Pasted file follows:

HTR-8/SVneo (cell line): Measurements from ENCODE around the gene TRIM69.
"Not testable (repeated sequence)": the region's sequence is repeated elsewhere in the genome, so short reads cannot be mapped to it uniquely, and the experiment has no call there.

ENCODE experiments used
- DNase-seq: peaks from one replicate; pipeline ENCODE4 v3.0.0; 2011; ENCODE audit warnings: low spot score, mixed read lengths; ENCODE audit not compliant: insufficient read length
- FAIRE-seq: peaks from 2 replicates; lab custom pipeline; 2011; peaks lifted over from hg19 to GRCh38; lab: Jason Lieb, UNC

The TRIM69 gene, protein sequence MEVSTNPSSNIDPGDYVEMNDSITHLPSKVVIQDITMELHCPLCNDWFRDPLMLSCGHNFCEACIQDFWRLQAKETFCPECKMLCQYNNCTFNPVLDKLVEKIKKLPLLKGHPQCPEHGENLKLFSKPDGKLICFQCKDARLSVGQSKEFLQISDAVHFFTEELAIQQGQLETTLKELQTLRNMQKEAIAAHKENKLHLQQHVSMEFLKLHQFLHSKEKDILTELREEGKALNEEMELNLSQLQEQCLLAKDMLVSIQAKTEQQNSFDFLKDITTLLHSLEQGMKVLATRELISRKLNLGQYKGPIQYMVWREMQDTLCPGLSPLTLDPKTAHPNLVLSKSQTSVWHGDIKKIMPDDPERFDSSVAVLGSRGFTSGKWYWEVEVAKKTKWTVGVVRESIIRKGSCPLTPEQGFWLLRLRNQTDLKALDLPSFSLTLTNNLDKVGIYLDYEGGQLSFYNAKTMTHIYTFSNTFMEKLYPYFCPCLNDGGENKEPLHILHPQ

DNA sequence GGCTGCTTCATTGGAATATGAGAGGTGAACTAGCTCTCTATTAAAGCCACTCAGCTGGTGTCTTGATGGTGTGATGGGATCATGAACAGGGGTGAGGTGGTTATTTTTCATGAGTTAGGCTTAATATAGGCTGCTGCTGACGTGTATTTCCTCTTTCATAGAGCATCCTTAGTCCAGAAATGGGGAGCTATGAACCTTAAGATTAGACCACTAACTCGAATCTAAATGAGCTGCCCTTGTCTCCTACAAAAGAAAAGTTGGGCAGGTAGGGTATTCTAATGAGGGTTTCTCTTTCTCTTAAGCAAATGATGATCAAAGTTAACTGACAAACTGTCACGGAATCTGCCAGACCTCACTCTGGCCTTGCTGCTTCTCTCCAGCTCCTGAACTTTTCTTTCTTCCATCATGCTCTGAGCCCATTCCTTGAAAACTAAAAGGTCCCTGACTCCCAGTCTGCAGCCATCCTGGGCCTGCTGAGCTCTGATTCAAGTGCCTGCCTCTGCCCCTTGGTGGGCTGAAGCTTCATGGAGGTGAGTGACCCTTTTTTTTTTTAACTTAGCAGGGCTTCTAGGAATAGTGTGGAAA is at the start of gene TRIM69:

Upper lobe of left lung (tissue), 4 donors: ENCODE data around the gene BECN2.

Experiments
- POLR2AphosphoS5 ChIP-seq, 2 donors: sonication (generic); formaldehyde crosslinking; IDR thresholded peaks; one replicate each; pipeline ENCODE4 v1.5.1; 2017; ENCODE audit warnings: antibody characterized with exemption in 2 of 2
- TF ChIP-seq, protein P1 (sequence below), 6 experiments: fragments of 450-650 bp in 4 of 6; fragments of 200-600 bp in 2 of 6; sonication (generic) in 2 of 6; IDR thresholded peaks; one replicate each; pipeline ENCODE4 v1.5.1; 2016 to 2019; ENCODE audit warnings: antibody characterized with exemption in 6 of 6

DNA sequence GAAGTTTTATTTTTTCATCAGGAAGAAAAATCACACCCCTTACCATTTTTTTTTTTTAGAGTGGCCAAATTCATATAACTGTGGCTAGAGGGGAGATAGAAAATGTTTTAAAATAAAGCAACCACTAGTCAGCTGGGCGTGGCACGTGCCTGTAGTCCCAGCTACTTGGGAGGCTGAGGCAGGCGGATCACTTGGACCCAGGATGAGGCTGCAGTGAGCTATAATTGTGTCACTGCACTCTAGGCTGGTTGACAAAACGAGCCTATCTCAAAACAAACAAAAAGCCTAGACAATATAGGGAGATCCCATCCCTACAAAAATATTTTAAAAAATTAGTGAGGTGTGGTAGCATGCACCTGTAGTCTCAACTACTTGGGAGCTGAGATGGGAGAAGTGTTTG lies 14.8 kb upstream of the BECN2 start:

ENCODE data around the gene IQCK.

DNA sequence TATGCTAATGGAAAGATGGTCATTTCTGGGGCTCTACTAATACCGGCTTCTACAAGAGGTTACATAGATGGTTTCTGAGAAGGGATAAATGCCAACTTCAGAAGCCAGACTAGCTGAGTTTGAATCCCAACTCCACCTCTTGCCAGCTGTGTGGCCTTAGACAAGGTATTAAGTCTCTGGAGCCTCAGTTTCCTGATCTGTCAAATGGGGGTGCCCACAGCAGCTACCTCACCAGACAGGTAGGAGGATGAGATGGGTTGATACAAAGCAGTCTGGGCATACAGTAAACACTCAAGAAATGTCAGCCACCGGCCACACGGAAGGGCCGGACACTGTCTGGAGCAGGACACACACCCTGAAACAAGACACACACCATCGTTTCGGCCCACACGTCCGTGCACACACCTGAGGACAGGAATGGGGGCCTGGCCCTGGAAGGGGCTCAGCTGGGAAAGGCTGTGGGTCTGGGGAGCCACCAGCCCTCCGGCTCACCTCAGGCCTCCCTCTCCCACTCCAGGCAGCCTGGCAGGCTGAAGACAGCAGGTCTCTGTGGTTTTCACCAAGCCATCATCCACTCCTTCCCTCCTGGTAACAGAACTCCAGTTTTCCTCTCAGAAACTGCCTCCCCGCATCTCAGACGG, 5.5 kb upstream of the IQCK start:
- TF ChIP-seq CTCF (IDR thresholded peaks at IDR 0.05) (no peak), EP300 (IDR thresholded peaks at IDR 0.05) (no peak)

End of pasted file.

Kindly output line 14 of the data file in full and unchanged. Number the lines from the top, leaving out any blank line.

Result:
DNA sequence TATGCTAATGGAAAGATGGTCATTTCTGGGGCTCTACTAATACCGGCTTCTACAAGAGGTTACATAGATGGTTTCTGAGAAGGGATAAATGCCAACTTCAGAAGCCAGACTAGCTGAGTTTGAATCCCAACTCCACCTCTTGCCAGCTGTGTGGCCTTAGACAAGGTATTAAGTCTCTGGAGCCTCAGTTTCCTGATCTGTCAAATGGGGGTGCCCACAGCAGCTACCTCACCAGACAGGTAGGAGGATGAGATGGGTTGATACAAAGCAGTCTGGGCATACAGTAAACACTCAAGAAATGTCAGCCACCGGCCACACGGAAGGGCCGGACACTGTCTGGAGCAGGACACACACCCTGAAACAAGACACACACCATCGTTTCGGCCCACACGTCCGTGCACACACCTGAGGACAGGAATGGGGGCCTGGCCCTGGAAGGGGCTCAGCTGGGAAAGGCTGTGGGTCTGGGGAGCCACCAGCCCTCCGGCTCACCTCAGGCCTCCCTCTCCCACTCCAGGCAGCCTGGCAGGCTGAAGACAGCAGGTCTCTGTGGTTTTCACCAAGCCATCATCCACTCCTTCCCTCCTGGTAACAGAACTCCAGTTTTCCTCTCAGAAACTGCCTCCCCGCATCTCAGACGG, 5.5 kb upstream of the IQCK start: